After the "hill," we got onto the highway for our last long stretch. This is where you struggle. This is where you have to talk to yourself A LOT. You have to coach yourself and condition your mind. You have to tap into all the journeys--physical, mental, and emotional--that you've ever conquered and mesh all of those with the passion and desire for something new and exciting. If you can get those things mingled together and maintain your sanity, you might just PR.
When I got to the turn off that takes you to the hotel, I flew down the hill. I looked at my watch for a second on the way down and it read in the 6s. I started kicking it at this point. I pushed with all my might and fled to the finish line in the 7s. I sprinted to the line with every last fiber of my being. And you know what? I landed on the line at the exact time as someone else, and we were in the same age group! Talk about crazy! I actually got through an eleven hundredth of a second faster, so my name came up on the results first. It's crazy, though, isn't it? So, I got second place in the 10k. There were about 27 other runners in the 25-29 age group. I was also the 80th runner out of 428 runners, male and female! That is absolutely crazy talk. I could care less about the placement, however, because I finished in 50:30! I was thrilled! Part of me was thinking "Why couldn't I have been just 30 seconds faster?" Ha...I'll save that for another day. I don't think that's happening any time soon. My 10ks are over for a long time. It's kind of sad because I love the 10k. That and the half marathon are my favorite distances.
The whole group PRd, and three of us placed in our age groups. It was a good race for us all.
I love the Dam Bridge 10k. I love the food, the environment, the people, the race coordinators (Todd and April Allen), and I love the course. I love how it's gotten to be a huge race. In 2005 during its inaugural race, there were only 103 runners. When I first ran it in 2011, there were 295 runners and 13 in my age group. This year, there were 428 runners and 27 in my age group! It's crazy. They always give technical shirts, and for the past two years, they have been gender specific. This year the female shirts were pink! And we got an awesome tech visor to boot. Winners receive plaques and trophies. All runners have access to free sports massages post race, too. That's so cool. There are subs, fruit, cookies, and other snacks post race. The pineapple was our favorite! Plus, they give the best door prizes. They give out random finisher prizes, stays at the Marriot, massages, a Garmin!!!!, cash, and other awesome things. I didn't win anything, but one of my running buddies got a free month to Anytime Fitness. Their door prizes are always top notch.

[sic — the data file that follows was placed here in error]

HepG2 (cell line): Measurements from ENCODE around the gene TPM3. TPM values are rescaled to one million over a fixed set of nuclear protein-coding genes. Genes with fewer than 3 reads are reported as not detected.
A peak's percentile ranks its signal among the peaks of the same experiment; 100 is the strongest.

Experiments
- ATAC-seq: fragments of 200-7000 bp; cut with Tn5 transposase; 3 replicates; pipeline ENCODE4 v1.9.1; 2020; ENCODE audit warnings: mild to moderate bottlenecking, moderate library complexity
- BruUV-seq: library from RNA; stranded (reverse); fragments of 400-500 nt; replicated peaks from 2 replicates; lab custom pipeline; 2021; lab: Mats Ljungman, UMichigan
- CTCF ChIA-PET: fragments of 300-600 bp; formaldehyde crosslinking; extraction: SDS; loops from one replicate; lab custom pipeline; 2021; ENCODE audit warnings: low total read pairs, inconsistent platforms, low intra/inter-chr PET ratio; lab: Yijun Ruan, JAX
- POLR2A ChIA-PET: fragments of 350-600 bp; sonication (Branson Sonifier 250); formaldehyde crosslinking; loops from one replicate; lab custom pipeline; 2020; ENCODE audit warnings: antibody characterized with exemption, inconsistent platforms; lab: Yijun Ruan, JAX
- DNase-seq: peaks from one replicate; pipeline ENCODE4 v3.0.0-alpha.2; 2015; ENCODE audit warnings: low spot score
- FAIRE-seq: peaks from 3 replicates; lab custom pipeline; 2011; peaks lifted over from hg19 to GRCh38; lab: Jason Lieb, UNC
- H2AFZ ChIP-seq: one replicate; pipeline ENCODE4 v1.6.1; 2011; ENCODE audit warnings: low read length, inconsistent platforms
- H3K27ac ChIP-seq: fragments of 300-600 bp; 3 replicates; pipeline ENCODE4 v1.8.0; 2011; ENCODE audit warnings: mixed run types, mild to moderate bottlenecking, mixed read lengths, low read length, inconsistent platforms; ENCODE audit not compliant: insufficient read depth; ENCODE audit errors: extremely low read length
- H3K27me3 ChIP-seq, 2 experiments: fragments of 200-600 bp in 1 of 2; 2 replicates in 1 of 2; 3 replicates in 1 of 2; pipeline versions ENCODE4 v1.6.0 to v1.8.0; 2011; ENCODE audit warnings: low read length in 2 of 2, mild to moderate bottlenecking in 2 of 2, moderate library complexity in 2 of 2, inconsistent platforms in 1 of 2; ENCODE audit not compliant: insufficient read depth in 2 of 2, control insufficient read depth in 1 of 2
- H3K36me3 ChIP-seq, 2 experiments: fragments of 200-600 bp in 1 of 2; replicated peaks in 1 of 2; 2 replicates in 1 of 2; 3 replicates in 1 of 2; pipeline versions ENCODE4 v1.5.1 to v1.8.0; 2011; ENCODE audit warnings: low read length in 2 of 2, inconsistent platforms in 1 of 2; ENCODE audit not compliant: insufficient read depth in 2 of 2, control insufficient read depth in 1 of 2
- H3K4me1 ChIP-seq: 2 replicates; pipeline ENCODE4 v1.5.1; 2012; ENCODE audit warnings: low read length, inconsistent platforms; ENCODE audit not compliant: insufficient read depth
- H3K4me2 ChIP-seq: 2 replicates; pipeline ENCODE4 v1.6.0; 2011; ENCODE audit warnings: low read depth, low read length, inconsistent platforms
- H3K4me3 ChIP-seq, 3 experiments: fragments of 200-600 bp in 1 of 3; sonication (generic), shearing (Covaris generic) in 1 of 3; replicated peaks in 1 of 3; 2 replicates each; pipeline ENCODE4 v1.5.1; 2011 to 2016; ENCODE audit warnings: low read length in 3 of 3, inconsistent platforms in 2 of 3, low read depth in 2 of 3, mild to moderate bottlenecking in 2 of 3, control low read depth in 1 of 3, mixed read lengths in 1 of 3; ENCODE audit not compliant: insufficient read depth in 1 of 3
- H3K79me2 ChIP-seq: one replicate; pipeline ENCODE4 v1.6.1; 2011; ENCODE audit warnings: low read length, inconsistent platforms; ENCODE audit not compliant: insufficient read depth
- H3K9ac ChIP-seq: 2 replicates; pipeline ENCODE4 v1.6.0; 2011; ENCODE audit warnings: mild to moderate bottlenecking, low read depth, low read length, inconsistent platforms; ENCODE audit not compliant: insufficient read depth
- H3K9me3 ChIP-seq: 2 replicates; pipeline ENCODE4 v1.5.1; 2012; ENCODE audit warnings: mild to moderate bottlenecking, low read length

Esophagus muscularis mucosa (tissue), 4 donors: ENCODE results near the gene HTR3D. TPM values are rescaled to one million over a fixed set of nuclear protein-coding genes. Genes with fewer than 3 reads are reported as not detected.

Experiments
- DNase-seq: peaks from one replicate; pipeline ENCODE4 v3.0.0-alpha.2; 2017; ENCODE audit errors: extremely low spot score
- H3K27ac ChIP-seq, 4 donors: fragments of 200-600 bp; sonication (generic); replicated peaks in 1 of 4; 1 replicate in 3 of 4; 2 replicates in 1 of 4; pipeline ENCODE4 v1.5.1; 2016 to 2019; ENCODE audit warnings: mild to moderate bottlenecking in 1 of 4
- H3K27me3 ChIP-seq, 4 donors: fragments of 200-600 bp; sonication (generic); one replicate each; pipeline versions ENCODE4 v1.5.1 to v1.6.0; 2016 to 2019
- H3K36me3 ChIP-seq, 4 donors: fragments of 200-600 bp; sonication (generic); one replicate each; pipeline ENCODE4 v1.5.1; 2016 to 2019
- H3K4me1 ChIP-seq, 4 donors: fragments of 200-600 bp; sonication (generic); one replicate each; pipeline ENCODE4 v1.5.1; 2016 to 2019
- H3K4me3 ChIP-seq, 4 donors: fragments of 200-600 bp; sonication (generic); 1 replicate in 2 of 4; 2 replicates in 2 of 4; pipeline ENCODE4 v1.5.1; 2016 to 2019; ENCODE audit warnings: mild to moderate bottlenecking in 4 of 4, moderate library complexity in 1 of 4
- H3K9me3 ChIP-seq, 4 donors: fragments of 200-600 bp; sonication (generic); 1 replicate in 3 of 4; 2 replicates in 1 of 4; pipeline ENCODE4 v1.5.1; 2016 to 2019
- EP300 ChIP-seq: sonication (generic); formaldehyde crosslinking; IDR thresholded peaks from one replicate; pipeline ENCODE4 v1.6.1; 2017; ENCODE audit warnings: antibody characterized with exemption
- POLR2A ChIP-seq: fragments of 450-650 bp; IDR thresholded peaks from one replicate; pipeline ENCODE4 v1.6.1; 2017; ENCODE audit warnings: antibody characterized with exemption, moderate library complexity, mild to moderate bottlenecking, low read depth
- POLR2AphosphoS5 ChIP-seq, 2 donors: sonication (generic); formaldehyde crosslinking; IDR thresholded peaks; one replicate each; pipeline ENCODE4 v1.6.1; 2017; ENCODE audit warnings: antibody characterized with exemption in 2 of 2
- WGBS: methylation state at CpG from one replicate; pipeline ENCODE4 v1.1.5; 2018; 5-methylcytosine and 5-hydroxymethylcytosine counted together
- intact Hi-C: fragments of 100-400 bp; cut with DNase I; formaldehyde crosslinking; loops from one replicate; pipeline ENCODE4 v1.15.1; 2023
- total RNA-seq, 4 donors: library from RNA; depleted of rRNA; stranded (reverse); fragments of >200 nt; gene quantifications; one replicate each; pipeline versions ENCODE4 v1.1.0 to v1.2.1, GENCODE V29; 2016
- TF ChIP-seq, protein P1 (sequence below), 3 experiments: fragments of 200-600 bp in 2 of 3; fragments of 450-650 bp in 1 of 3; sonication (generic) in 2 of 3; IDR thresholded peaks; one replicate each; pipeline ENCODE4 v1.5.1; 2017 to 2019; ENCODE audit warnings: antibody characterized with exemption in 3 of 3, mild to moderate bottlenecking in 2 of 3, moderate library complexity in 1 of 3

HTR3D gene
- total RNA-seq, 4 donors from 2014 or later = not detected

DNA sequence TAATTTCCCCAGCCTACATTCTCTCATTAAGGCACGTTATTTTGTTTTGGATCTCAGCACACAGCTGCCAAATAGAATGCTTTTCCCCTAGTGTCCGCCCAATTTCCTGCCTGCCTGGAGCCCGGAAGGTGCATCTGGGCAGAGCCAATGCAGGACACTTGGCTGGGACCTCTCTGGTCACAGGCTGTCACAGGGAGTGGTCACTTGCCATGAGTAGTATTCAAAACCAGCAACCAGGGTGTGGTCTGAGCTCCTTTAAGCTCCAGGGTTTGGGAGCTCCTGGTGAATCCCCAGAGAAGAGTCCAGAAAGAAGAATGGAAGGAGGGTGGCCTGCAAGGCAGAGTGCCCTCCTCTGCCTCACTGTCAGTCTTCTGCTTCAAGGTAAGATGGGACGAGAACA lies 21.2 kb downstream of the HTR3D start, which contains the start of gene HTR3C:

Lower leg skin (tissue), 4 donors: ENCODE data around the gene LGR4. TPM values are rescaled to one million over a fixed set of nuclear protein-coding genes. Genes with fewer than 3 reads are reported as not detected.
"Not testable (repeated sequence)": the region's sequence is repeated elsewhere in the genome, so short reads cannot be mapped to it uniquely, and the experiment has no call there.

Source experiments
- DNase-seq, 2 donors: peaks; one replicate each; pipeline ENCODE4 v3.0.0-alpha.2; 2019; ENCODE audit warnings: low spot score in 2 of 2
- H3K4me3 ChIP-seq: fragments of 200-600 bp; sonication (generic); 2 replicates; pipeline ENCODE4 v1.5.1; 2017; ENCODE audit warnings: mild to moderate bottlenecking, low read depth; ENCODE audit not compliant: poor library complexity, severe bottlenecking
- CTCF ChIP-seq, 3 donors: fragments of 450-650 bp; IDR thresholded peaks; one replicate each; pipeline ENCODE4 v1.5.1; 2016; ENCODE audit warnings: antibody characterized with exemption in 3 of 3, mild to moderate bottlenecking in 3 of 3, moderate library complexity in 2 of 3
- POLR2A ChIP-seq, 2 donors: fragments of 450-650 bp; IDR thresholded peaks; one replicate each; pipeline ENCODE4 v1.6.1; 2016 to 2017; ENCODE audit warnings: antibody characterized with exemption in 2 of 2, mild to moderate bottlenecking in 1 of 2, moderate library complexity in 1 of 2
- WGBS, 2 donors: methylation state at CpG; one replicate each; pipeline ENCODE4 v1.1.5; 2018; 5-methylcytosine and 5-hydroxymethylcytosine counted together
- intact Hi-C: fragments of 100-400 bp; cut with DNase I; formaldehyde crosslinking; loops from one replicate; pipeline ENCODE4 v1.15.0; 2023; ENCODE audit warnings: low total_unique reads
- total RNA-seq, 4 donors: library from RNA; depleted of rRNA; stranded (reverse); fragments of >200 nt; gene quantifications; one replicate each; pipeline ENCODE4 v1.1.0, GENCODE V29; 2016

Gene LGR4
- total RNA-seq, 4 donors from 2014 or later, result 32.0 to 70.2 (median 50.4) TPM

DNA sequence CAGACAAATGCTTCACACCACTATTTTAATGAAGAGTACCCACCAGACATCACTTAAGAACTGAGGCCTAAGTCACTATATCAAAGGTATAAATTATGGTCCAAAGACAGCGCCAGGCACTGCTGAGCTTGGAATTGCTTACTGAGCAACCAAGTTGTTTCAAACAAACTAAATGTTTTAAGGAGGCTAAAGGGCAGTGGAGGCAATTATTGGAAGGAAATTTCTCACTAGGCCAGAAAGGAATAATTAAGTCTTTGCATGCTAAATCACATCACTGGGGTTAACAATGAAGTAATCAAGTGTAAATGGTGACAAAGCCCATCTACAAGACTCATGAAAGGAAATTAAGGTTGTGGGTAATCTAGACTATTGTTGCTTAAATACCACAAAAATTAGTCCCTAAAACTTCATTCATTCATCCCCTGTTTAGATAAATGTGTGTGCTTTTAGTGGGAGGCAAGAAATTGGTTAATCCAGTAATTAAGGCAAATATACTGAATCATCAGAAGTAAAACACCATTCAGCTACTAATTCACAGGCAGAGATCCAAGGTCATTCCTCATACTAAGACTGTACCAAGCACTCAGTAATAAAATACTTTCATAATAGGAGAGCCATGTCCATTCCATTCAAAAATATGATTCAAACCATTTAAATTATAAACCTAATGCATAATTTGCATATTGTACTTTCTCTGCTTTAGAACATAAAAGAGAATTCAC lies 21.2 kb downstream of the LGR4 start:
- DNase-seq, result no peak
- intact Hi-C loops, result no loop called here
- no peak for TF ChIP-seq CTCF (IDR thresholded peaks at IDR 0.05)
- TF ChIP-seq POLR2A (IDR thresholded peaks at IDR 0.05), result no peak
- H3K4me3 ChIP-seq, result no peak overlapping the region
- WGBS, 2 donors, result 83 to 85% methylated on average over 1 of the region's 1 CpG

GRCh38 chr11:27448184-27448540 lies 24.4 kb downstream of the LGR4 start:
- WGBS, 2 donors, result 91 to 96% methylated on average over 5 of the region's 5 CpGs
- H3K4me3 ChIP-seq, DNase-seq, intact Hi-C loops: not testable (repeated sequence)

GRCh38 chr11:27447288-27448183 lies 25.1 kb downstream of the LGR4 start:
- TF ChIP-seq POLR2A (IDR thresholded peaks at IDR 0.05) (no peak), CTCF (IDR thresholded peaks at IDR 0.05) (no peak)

I'm looking forward to next year already. I can't wait to see how many show up. Word gets around!
Wednesday, November 19, 2014
|He's not spoiled. Nah.|
|At Holden and Katelyn's beautiful wedding|
|Must. Hit. Round. Object.|
|Not sure what my hair is doing here.|
|Heath made a DVD of us recording the CD. He loves to watch his daddy play one of the songs. He can watch it for hours. No joke.|
|Yay! It's just 30 degrees. This is perfect weather to play outside, Mom!|
|Night, Night. Sleep tight.|